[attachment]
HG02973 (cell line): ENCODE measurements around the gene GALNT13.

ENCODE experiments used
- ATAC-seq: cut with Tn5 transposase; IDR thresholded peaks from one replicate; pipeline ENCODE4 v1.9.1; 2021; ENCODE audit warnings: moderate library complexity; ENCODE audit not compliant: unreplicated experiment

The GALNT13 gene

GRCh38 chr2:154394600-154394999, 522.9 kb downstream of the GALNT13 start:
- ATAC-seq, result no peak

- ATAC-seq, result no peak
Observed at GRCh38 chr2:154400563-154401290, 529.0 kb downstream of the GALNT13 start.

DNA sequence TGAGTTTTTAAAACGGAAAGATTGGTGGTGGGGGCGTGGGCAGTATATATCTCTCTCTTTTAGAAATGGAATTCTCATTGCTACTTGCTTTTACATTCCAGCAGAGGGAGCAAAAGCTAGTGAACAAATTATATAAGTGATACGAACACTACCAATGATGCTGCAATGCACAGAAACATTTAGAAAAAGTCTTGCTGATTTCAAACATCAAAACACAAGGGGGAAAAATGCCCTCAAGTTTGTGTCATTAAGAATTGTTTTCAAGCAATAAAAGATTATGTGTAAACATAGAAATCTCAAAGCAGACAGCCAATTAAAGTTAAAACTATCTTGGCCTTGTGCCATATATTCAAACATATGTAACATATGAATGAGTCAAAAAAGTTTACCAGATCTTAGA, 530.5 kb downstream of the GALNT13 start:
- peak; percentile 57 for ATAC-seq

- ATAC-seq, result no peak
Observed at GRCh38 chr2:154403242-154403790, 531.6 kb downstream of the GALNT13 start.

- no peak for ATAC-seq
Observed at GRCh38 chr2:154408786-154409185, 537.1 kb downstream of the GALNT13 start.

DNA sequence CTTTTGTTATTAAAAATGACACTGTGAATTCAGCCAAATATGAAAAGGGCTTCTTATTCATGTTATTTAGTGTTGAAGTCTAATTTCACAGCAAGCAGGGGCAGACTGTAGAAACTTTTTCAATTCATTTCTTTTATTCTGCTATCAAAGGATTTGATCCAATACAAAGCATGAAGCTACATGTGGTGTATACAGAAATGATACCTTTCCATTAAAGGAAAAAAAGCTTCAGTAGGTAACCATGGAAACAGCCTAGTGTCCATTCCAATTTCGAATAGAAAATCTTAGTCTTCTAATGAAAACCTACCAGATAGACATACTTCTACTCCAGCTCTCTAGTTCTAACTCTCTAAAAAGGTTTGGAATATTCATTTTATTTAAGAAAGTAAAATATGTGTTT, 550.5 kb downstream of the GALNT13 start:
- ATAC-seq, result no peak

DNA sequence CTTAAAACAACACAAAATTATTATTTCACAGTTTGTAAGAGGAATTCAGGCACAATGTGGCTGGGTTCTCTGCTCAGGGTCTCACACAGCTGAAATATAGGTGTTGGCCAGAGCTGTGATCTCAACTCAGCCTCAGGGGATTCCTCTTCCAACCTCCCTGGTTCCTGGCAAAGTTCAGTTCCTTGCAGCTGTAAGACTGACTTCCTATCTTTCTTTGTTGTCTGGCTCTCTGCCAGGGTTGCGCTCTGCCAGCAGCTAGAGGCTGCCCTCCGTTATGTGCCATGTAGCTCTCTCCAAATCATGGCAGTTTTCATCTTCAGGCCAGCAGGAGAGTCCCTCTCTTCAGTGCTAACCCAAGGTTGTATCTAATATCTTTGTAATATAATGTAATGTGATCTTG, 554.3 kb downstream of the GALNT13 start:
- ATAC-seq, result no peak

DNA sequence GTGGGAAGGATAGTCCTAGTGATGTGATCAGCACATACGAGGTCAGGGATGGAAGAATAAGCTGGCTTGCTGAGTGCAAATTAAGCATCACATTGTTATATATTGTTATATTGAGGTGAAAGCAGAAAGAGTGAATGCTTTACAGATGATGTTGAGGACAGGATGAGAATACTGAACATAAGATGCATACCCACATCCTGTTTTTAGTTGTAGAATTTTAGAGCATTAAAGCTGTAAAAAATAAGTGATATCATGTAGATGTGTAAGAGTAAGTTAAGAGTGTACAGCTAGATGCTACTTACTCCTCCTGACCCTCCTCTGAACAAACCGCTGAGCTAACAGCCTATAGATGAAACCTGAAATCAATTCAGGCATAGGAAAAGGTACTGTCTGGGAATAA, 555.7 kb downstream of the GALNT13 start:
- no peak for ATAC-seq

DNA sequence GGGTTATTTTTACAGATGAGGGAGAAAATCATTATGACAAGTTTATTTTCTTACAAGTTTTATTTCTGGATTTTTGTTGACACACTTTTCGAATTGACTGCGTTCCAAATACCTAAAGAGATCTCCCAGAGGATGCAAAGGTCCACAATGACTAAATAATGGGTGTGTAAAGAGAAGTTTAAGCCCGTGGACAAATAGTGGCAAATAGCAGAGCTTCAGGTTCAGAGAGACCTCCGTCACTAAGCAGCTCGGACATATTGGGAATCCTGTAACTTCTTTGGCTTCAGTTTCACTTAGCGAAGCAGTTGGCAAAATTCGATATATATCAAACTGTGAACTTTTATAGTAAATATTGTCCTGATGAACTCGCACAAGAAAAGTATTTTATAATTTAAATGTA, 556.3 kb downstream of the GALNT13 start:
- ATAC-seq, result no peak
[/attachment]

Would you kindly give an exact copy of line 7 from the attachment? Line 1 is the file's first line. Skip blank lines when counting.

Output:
- ATAC-seq, result no peak